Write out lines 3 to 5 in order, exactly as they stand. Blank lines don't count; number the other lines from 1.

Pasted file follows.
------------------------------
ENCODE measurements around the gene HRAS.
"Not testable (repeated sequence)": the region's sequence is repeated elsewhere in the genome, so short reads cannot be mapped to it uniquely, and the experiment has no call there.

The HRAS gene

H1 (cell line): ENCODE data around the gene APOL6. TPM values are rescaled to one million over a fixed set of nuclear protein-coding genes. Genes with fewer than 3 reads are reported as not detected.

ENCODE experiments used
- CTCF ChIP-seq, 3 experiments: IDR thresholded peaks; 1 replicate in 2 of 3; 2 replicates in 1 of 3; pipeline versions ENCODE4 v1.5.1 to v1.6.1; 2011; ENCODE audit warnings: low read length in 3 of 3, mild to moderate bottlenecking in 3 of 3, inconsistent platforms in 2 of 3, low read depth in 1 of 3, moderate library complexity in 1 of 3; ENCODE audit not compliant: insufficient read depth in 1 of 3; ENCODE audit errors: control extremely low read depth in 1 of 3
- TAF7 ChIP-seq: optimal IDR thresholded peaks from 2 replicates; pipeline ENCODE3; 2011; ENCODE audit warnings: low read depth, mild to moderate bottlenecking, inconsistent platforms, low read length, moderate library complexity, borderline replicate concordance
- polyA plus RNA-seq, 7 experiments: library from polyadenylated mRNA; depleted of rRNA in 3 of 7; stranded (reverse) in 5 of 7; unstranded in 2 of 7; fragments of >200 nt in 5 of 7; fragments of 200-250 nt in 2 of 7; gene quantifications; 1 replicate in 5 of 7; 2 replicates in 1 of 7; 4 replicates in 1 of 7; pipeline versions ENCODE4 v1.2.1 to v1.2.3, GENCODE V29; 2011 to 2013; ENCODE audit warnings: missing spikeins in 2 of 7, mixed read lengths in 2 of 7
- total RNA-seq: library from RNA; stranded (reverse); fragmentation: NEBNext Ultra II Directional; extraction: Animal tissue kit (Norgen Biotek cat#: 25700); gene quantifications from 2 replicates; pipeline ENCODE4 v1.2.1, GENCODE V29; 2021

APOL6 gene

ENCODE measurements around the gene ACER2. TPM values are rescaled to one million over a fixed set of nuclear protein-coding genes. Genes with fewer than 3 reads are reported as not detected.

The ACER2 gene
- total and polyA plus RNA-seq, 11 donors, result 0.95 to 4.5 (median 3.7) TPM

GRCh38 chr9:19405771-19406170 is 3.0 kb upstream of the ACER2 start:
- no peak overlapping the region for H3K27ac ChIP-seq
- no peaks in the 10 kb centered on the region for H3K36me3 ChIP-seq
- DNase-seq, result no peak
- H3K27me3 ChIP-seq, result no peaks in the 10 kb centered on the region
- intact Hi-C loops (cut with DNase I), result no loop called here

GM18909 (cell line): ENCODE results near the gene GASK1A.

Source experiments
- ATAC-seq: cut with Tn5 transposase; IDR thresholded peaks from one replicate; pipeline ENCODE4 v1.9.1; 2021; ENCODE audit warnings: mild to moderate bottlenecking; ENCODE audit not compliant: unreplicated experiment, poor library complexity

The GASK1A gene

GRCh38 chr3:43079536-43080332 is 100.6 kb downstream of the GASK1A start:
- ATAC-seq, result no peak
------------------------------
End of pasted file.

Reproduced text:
The HRAS gene

H1 (cell line): ENCODE data around the gene APOL6. TPM values are rescaled to one million over a fixed set of nuclear protein-coding genes. Genes with fewer than 3 reads are reported as not detected.

ENCODE experiments used